While CFLs can last up to seven years and LEDs as long as 23 years (learn more about choosing the right light for your life), you’ll eventually need to know how to dispose of them properly.
Today, CFLs are in over 70 percent of U.S. homes. But because they contain a small amount of mercury, disposal can be a little tricky.
CFLs are perfectly safe as long as they stay intact. However, if you toss them in the garbage, they’ll probably break before they even reach the landfill, immediately jeopardizing the health of waste management workers and eventually poisoning nearby land or water sources.
When your CFL’s time is up, it’s essential that you find an Environmental Protection Agency-approved CFL recycling site. If a CFL breaks in your home, follow these steps:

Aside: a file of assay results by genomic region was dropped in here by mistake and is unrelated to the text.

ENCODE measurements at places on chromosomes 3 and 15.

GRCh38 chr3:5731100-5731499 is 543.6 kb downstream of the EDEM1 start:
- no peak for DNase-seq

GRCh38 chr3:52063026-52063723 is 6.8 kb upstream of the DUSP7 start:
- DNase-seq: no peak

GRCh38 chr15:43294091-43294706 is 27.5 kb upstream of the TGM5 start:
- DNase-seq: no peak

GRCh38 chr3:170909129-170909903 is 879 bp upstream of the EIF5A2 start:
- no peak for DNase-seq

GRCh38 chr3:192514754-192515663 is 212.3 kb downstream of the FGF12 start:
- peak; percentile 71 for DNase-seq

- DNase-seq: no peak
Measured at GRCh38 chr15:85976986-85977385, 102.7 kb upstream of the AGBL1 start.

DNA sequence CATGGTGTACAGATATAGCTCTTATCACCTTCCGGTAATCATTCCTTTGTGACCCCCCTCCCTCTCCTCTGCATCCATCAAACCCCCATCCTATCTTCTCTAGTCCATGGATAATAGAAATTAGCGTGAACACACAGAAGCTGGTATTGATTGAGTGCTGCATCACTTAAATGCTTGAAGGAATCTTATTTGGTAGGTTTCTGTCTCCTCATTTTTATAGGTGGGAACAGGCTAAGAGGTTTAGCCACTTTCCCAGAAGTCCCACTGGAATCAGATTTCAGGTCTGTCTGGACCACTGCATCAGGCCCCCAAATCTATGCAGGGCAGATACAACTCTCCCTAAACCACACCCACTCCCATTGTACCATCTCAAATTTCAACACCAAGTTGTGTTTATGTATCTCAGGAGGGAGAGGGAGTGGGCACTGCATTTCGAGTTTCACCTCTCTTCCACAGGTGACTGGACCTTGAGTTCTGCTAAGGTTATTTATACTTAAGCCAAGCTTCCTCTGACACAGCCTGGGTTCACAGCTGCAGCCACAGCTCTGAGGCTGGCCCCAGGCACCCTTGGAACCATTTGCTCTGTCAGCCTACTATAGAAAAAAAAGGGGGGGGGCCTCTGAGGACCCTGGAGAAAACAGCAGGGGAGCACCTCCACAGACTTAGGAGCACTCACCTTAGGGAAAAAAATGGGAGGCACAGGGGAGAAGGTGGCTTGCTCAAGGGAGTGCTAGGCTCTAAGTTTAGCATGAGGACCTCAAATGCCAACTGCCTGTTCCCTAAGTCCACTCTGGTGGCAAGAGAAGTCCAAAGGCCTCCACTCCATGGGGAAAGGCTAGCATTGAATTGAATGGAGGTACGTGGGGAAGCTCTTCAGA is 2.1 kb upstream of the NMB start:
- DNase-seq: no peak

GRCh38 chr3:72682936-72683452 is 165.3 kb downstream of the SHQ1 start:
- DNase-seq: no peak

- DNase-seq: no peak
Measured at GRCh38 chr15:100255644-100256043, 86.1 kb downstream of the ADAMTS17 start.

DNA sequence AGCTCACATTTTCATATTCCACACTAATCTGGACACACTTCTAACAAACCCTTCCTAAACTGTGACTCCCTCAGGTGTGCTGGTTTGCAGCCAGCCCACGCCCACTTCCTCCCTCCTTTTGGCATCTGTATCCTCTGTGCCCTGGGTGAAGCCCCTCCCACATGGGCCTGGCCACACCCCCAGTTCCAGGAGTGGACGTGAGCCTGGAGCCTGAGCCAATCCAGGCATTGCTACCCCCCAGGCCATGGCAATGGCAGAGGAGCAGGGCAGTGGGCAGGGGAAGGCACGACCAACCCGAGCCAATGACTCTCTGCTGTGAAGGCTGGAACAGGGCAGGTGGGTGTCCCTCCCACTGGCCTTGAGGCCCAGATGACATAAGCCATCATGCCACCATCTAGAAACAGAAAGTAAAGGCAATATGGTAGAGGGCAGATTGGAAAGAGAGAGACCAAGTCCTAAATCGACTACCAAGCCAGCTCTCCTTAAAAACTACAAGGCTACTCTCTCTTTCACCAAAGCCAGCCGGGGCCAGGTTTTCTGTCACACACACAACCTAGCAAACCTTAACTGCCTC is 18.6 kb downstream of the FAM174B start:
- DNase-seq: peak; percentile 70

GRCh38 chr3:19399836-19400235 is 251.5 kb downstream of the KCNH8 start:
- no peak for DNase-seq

- Put on protective clothing, gloves, and a mask to shield yourself from the dust.
- Collect all the broken bits into an airtight container using a damp paper towel.
- Turn off all central air and fans for 15 minutes.
- Take the light bulb to a recycling site.
You don’t have to worry about mercury with LEDs, but they do contain nickel, some lead, and even trace amounts of arsenic. When used properly, these lights are risk-free, but they have significant health hazards when they’re left in a landfill.
More than 95 percent of an LED bulb is recyclable; simply call your local waste management company to learn its policies for collecting and recycling. The recycling process will separate the glass from the other elements, all of which will eventually be recycled and reused.
Since CFLs and LEDs are so efficient (you can thank a 2007 law that went into effect earlier this year), you won’t really have to think about disposing of them very often. But you will think about the money you’re saving every time you open your electricity bill.
Annie Josey is a blogger for Pegasus Lighting, a nationally recognized lighting retailer committed to helping every customer have a sustainable lighting experience—from first spark to last light.